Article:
Street names #

We don’t give much thought collectively to street names, but they have an outsized impact on pop culture. Think of the iconic Manhattan grid of Avenues and Streets, of which I am sure most people can name a few just from their appearance in films, TV shows or the news (Wall St, 44th Street, 5th Avenue). And everyone can name a whole list of fictional street names: Evergreen Terrace, Elm Street, Sesame Street, Privet Drive. Street names give colour and realism to an invented world, they anchor it to some seemingly banal detail of the real world to give the illusion that the entire imagined world is as fleshed out, as infinitely detailed as our own. Except maybe Tolkien, whose worldbuilding depth was so unprecedented and peerless as to redefine the entire concept, no author really exhaustively names all the streets, or all of anything in their world. They merely paint beautiful, purposeful droplets of detail onto the page, giving the illusion of reality to their invention.

Israeli street names #

One of the most unique and clever books I’ve read in recent years has to be The Yiddish Policemen’s Union by Michael Chabon. I won’t spoil the book beyond mentioning its setting, which is also detailed on the back cover: that during the Arab-Israeli War of 1948, the inchoate State of Israel was destroyed, and the predominant Jewish community in the world became a refugee camp in Sitka, Alaska. In the modern day, this settlement has a population of millions of Jews, and the novel is set in this alternate universe.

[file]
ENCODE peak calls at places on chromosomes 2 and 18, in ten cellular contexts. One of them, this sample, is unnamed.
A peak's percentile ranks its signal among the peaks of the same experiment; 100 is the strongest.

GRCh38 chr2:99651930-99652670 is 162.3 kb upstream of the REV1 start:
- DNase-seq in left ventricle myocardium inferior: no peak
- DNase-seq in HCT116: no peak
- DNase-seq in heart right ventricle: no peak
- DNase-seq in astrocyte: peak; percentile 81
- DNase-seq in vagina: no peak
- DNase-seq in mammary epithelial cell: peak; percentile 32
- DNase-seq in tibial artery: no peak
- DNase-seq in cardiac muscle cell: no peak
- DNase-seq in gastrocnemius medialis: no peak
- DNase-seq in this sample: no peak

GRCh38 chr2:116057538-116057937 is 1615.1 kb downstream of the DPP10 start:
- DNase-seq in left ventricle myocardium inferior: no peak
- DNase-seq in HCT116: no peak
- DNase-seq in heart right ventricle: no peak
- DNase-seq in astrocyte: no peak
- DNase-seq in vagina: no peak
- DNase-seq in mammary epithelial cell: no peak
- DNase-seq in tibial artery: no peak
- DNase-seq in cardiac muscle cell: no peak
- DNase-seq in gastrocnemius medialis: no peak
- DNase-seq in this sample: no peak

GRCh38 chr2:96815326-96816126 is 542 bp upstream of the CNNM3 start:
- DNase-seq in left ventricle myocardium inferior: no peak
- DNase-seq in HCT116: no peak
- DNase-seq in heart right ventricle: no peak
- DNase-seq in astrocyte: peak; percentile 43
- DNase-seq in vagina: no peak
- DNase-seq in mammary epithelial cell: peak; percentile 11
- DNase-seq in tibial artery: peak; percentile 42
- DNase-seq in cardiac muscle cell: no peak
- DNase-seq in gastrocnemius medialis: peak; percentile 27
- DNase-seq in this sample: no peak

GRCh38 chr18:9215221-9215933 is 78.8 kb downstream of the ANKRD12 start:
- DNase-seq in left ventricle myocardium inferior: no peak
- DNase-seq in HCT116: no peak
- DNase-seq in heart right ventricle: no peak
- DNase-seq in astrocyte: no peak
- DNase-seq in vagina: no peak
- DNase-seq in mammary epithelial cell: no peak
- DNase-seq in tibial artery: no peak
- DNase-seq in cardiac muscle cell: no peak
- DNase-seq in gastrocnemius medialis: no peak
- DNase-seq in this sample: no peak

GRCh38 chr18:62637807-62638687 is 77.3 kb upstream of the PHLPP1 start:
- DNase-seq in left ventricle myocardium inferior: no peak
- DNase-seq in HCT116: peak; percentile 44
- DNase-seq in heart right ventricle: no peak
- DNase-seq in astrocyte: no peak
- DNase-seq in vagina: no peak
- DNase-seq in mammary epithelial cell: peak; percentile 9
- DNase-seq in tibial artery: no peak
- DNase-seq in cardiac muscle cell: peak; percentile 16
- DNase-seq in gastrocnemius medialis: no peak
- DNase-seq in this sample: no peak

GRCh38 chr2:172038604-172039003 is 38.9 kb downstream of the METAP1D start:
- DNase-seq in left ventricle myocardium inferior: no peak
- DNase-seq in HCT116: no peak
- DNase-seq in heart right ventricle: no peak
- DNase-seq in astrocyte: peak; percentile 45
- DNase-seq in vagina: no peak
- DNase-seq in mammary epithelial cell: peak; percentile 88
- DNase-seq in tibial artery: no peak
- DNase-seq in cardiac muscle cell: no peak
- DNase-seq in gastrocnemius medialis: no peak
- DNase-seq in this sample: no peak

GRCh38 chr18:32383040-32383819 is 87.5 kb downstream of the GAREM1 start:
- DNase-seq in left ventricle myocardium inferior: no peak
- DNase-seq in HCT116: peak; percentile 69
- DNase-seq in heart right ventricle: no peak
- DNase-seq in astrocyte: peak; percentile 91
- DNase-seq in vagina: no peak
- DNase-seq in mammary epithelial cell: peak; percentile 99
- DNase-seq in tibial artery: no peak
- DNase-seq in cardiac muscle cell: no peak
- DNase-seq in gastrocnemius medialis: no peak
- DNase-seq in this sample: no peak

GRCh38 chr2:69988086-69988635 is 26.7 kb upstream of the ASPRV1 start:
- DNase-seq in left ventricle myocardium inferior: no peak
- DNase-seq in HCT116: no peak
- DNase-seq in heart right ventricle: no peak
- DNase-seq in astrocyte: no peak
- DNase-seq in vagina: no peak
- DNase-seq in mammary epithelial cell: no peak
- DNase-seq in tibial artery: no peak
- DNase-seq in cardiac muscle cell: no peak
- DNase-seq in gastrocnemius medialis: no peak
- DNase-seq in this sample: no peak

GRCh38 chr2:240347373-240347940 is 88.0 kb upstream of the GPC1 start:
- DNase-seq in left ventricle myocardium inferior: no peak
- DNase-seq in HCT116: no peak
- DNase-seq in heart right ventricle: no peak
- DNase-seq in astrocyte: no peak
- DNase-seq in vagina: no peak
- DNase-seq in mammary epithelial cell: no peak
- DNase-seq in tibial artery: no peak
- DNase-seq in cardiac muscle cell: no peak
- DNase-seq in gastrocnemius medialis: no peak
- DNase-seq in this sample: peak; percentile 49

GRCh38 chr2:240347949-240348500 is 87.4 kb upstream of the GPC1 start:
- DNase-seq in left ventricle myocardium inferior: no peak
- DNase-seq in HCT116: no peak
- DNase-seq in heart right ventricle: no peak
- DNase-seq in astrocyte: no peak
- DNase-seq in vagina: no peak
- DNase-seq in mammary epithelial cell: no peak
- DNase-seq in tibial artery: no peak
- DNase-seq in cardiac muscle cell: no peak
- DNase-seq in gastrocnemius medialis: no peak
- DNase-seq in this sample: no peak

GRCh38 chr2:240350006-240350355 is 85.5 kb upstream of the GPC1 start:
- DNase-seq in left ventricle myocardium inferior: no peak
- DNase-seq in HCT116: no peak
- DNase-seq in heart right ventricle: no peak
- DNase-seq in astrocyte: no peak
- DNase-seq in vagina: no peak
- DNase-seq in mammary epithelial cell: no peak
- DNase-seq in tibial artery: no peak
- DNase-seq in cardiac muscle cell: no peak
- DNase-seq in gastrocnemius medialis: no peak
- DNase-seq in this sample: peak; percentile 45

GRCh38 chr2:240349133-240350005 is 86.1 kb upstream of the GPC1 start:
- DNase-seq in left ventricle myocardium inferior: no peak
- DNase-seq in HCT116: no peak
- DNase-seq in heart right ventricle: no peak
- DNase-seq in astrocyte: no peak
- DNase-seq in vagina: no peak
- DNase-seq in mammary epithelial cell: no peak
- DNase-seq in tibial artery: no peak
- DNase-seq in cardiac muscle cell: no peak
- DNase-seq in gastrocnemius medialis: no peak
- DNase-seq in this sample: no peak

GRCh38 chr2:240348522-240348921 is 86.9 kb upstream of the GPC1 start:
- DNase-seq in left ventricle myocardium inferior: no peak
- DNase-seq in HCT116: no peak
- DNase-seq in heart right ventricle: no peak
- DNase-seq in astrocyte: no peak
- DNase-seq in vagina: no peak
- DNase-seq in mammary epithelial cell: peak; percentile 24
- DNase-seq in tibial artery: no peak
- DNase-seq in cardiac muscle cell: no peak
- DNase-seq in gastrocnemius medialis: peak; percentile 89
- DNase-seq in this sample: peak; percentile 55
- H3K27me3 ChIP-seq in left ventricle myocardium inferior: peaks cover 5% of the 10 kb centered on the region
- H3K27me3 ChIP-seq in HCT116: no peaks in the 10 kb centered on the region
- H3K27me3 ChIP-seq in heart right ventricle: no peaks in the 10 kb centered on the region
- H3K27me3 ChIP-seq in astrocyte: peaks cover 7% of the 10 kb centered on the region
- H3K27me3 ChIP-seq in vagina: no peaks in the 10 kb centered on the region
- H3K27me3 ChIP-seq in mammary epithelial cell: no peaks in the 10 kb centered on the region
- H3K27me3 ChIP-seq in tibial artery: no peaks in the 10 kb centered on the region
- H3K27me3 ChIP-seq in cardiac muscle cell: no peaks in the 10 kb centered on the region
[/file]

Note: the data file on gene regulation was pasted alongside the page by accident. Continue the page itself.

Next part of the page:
I’ve always loved the idea of worldbuilding, of creating an entire parallel universe and populating it with your characters and your stories. And I was particularly interested in one small detail from Chabon’s book: the street names he uses to create the neo-noir detective story.

In Israel, a handful of street names are reused in almost all Jewish cities. In all large cities you will find a Wiezman Street, named after the first President of Israel. You will find a Ben Gurion Street (or maybe Boulevard), named after its first Prime Minister. You will find a Nordau Street, named after the co-founder (with Herzl, who will also definitely have his own street) of the World Zionist Congress, which set the wheels in motion for the founding of the modern State of Israel. Chabon also has a Max Nordau Street in his novel.

I find this repetition suggestive of precisely the opposite phenomenon to worldbuilding. In Israel, a whole country was built so fast - possibly the fastest ever in history - that there was not enough history, not enough backstory, to provide street names, which usually draw from such sources. Rather than hinting at detail, Israeli street names hint at the paucity of detail in the early state, which forced the unimaginative duplication, a copy-paste operation in cities all across the country.

It’s particularly odd when one thinks of the depth of Jewish mythology, scripture and rabbinical literature which could have been drawn from. There are small areas of Tel Aviv, like the one I live in, where one can see this sort of Tolkienesque imagination. Grids of streets named after characters from the Hannukah myth. Streets named after famous rabbis and biblical scholars. But one gets the distinct feeling that the secular masterminds of the modern state wanted to create their own, new mythology, to do some worldbuilding of their own, and the street names are all the poorer for it.